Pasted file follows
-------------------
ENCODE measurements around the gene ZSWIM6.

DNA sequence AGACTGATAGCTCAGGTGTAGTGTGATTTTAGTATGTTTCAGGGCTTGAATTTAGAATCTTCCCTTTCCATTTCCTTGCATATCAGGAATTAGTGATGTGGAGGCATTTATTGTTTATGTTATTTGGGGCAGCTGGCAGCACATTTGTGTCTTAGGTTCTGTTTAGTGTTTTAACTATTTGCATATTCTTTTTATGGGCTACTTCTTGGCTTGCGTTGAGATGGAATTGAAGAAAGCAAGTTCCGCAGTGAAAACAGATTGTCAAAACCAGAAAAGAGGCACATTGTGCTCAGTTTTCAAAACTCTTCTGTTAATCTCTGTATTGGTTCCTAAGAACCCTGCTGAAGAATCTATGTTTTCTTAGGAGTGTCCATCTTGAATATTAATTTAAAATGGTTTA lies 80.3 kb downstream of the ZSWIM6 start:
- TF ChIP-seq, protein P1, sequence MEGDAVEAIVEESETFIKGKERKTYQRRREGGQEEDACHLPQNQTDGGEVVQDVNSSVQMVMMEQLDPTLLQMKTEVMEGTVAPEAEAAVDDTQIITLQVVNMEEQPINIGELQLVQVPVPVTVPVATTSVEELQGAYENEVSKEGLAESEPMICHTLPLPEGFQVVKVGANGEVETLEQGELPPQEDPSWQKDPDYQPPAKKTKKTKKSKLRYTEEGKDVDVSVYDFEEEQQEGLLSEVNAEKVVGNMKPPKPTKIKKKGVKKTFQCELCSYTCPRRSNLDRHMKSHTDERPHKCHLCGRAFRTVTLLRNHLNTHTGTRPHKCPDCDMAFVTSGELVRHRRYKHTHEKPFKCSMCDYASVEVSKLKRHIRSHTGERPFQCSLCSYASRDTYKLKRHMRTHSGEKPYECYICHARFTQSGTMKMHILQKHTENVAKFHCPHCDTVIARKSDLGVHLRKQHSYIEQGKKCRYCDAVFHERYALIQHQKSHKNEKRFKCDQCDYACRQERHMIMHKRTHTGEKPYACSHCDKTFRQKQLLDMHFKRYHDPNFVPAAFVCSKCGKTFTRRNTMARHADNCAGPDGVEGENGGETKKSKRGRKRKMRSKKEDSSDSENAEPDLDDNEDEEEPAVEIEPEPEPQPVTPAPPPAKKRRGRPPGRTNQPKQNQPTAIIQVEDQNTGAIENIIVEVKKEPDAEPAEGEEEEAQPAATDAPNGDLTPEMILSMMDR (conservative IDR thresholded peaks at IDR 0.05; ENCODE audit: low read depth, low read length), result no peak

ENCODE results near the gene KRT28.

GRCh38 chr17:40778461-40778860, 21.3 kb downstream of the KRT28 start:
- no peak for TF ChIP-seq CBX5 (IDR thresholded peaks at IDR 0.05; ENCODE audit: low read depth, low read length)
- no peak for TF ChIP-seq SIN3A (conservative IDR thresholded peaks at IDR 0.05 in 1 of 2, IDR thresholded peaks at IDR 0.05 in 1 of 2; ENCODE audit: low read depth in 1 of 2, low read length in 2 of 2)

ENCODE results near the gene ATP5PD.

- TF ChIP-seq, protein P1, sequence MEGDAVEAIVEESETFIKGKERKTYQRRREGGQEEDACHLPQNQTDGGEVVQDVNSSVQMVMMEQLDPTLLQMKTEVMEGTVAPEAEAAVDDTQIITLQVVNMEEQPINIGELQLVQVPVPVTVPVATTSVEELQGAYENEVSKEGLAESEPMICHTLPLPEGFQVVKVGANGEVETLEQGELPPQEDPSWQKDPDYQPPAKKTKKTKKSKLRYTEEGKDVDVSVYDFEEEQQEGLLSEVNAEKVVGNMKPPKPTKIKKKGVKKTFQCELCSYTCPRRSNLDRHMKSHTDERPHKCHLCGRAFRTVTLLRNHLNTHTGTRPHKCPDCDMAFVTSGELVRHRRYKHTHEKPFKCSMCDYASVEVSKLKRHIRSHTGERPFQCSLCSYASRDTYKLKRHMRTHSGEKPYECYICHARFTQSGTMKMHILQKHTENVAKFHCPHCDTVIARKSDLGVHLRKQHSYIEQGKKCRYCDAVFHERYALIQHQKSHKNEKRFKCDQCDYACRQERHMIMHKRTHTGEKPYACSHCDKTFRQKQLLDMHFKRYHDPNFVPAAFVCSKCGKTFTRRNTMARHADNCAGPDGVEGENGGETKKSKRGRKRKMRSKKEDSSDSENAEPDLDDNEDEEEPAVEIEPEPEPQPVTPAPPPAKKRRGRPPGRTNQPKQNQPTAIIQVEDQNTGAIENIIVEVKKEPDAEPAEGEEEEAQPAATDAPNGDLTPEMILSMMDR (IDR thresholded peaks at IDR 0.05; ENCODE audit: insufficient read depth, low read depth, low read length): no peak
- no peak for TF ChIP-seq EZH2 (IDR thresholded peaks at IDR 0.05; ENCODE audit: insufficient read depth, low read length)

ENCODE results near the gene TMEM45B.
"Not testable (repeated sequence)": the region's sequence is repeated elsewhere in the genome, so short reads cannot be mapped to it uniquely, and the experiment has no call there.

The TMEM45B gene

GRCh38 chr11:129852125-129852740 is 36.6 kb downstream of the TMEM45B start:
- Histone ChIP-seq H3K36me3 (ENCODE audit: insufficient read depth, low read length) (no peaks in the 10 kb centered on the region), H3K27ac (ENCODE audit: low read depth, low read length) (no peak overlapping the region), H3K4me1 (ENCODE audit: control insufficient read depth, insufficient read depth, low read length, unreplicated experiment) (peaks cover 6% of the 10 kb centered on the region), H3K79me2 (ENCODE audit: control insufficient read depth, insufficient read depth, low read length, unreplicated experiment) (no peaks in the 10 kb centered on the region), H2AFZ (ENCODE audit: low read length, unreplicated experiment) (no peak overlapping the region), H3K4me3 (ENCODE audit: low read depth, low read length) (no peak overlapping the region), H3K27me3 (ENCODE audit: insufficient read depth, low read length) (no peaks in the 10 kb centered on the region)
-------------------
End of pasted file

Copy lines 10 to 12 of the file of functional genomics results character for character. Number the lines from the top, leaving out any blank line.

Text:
- no peak for TF ChIP-seq EZH2 (IDR thresholded peaks at IDR 0.05; ENCODE audit: insufficient read depth, low read length)

ENCODE results near the gene TMEM45B.
"Not testable (repeated sequence)": the region's sequence is repeated elsewhere in the genome, so short reads cannot be mapped to it uniquely, and the experiment has no call there.